Sermon by Pastor Ben Cieslik
Dear sisters and brothers in Christ, grace and peace to you from Jesus Christ our crucified and risen Savior. Amen.
There’s a potent force that is loose in the world. Left unchecked, it has the power to bring the world to it’s knees. Thankfully those who wield this awesome weapon generally do so quite sparingly. I am of course talking about Grandmother Guilt.
Nobody and I mean nobody knows how to induce that gut wrenching feeling of guilt quite like a grandma. Grandmas I’m sorry, but it’s true. I’ve known and loved far too many of you to be convinced otherwise. When you want to, you can turn it on like no one else. Mom’s are pretty good at it, but they can’t hold a candle to Grandma’s in the guilt game. Believe me, my Grandma was a master.
Joycie was subtle in her usage. It would kind of sneak up on you. Like when I’d be packing up the car to head home after a weekend visit in Appleton. I’d come in after taking a load out to the car, and she’d say, “Oh, you’re not leaving already are you? Oh, I thought I was going to get a couple more hours with you before you had to go home. Couldn’t you just stay for lunch? But I suppose you’re probably busy and have things at home to care of. I’ll just have to wait until next time you come, when will that be again?”
See what I mean a master. Of course I stayed for lunch.
Growing up my church used to have a 3 hour Good Friday Worship Service. It was from 12-3, and of course my Grandma was always there. And being the faithful woman that she was she thought her family should be there with her as well.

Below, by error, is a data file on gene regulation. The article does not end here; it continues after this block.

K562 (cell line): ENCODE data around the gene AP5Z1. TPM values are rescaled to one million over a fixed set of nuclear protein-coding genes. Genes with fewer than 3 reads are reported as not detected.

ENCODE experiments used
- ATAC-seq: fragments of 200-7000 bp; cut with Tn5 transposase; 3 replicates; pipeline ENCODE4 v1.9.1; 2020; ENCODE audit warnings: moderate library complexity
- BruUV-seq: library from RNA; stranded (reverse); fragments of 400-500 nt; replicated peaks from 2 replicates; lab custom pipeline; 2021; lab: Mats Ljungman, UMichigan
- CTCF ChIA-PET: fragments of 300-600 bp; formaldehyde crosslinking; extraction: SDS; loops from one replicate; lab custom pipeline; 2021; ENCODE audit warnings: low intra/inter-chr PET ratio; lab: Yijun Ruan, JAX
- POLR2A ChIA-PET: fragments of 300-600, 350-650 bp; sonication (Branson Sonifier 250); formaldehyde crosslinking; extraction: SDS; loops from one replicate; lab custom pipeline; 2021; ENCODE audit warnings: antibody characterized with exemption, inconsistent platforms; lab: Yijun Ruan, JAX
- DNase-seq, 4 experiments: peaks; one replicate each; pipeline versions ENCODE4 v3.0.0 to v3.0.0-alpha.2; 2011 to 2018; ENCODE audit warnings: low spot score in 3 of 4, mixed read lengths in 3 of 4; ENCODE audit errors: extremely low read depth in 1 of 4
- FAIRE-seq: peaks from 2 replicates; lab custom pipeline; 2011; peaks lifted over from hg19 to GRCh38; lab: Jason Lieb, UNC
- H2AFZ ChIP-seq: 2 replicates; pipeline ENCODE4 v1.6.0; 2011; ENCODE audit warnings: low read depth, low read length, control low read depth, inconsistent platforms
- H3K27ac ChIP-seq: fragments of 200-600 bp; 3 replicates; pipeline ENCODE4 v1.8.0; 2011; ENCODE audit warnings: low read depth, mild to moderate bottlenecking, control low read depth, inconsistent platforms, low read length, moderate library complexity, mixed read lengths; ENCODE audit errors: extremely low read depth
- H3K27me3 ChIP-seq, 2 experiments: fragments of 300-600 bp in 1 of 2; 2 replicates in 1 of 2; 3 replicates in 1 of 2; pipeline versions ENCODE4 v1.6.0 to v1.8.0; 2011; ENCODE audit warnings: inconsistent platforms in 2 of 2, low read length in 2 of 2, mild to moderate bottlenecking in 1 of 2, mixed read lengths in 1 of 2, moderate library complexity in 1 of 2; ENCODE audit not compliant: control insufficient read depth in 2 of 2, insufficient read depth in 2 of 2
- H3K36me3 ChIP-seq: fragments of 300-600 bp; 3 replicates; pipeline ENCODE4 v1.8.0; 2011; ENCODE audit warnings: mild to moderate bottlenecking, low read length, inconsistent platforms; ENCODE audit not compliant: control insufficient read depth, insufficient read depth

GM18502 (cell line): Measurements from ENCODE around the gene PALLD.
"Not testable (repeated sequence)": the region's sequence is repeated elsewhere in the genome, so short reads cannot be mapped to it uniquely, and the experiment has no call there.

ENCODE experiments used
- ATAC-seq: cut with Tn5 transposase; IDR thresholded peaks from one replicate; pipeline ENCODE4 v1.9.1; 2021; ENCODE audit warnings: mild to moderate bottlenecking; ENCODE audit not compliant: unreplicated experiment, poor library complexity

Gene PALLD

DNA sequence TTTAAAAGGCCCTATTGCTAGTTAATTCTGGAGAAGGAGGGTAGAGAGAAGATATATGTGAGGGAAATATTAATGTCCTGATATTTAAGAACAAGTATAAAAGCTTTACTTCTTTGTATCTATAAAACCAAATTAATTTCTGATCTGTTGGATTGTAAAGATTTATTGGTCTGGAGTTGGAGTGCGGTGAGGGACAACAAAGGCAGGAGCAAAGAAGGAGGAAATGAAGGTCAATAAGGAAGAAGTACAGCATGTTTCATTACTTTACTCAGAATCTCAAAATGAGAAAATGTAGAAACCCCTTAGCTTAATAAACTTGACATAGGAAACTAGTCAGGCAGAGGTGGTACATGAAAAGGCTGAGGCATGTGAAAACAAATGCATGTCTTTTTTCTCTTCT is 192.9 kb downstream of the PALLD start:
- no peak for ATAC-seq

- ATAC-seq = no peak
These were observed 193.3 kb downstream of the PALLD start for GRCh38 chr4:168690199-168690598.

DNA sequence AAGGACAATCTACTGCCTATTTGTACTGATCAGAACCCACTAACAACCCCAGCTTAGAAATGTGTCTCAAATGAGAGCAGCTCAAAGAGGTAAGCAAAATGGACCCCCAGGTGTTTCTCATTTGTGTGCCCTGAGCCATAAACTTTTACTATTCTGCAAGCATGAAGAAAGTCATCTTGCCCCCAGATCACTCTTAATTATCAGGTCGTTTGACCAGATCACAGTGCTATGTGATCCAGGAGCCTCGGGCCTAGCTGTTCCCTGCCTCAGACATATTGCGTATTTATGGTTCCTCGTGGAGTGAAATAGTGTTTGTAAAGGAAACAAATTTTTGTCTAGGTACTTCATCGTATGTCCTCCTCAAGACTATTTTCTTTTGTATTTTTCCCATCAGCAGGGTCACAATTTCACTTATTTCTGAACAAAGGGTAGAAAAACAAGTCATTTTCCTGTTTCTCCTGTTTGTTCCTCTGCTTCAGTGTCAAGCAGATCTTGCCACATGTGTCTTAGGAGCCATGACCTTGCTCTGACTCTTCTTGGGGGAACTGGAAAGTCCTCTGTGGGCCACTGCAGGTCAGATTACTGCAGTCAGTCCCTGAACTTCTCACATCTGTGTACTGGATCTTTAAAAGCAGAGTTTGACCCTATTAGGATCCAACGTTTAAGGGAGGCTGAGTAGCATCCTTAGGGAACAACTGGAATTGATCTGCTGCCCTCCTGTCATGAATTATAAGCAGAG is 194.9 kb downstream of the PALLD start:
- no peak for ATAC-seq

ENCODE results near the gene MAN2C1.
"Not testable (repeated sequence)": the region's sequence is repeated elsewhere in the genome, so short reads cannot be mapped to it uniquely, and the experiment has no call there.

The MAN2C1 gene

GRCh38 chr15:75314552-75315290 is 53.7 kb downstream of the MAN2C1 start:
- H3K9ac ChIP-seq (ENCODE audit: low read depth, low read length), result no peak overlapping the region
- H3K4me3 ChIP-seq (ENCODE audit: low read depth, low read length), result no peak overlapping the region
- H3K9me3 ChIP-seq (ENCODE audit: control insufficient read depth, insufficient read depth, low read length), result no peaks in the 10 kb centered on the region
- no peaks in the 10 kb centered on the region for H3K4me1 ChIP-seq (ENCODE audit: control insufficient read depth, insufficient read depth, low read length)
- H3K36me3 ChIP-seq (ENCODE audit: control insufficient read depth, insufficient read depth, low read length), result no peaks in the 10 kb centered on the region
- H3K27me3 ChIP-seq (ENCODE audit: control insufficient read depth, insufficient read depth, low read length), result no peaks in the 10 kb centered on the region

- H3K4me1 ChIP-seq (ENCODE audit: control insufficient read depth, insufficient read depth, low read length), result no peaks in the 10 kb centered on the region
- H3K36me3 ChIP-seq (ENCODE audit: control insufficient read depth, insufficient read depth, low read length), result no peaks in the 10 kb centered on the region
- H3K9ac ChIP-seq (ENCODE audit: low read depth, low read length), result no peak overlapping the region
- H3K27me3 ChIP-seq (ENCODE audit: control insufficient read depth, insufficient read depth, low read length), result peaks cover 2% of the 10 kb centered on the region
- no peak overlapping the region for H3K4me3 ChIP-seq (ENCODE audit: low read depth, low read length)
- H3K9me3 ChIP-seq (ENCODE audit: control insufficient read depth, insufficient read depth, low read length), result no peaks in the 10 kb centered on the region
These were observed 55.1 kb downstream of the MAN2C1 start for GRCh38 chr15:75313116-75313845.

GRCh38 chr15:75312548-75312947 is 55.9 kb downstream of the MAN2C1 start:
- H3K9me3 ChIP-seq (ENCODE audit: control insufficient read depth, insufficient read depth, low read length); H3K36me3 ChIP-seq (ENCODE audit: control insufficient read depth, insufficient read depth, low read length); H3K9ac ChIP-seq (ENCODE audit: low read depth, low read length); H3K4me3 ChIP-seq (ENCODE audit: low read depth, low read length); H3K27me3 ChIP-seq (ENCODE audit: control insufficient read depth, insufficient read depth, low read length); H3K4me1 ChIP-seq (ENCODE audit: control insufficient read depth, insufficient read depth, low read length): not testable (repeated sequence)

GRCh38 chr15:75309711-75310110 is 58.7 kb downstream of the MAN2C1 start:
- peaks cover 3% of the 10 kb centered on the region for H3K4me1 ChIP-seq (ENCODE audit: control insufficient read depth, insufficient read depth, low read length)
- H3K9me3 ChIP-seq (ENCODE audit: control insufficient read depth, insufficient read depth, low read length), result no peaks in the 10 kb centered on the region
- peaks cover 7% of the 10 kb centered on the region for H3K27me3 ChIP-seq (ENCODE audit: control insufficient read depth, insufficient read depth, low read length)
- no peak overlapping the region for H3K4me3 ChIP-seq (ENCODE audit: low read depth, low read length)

As a young boy of 9 or 10 I could think of better things I’d like to do with my time then spent 3 hours on a Friday afternoon at church. When I said something to this affect to my Grandma, she said, “Well Jesus did spend those three hours on the cross for you, but if you have something else you’d rather do, that’s fine.”
I went to church.
Guilt can be a powerful motivator. Guilt, quite frankly, is something that many people, whether the come to church or not, associate with church. It’s why some people to church to hear the promise of forgiveness, to hear that they are set free from those things that make them feel guilty.
That declaration of forgiveness is a beautiful thing. But the church has also done it’s fair share of imposing guilt upon people. Whether it’s about lifestyle, morality, political or social issues, many people in the church have been quick to say that’s bad and you should feel badly about your choices. And while I’m not against accountability by any stretch of the imagination, it seems to me most people experience enough shame and guilt on their own that they don’t need others to help conjure up more.
But, in the long term, I wonder if guilt really helps people change their behavior. It might convince you to stick around for a few extra hours at Grandma’s but in terms of life change, probably not so much. You can only be made to feel guilty for so long, before it’s effects start to wear thin.
So I find it interesting that one of the most commonly employed tactics to encourage people to give, whether it’s of their time or the money, is guilt. I mean think about it. Whether it’s on TV, or in print, or in the pews, you are encouraged to give your money because someone needs it more than you do. Whether it’s because someone is hungry or disaster has struck, or there’s a budget shortfall, the message whether implicit or explicit is you’ve got resources and if you would only share some of it, things could be better. You should really be more generous.
Think of the amazing things you and your money could do, if only you were more generous.
Give because it’s what God wants you to do.
Today we are in week five of a sermon series where we are exploring what it means to live on this side of the Easter promise that life not death wins. And it would be easy to say that people who are Easter people, are generous people. So if you want to be faithful, you should give.
Today’s reading from Romans can be read in such a way that seems to reinforce the God’s generous so you should be too mantra.